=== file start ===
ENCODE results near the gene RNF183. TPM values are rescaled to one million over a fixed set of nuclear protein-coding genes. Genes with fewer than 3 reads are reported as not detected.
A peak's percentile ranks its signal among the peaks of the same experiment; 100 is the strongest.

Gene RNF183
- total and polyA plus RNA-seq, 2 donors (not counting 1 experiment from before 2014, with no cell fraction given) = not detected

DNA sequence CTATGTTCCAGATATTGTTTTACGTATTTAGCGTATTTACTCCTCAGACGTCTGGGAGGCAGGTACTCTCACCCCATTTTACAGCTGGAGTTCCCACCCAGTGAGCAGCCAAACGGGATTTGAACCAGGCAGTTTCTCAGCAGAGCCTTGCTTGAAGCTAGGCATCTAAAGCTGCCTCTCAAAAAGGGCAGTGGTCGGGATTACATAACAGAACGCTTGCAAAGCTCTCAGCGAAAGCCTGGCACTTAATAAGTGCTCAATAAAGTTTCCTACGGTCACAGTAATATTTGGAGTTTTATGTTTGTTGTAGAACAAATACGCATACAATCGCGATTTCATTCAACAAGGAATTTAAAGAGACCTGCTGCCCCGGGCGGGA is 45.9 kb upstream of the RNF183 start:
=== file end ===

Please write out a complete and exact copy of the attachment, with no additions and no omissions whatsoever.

ENCODE results near the gene RNF183. TPM values are rescaled to one million over a fixed set of nuclear protein-coding genes. Genes with fewer than 3 reads are reported as not detected.
A peak's percentile ranks its signal among the peaks of the same experiment; 100 is the strongest.

Gene RNF183
- total and polyA plus RNA-seq, 2 donors (not counting 1 experiment from before 2014, with no cell fraction given) = not detected

DNA sequence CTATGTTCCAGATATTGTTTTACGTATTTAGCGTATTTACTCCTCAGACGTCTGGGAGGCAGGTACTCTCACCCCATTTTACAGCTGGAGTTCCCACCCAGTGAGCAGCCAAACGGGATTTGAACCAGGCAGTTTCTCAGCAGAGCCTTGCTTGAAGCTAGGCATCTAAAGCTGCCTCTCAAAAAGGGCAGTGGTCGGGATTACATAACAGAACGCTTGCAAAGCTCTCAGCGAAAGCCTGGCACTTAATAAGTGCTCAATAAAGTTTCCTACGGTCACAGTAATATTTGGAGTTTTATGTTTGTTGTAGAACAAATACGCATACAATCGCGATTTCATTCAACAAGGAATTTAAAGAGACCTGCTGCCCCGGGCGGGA is 45.9 kb upstream of the RNF183 start: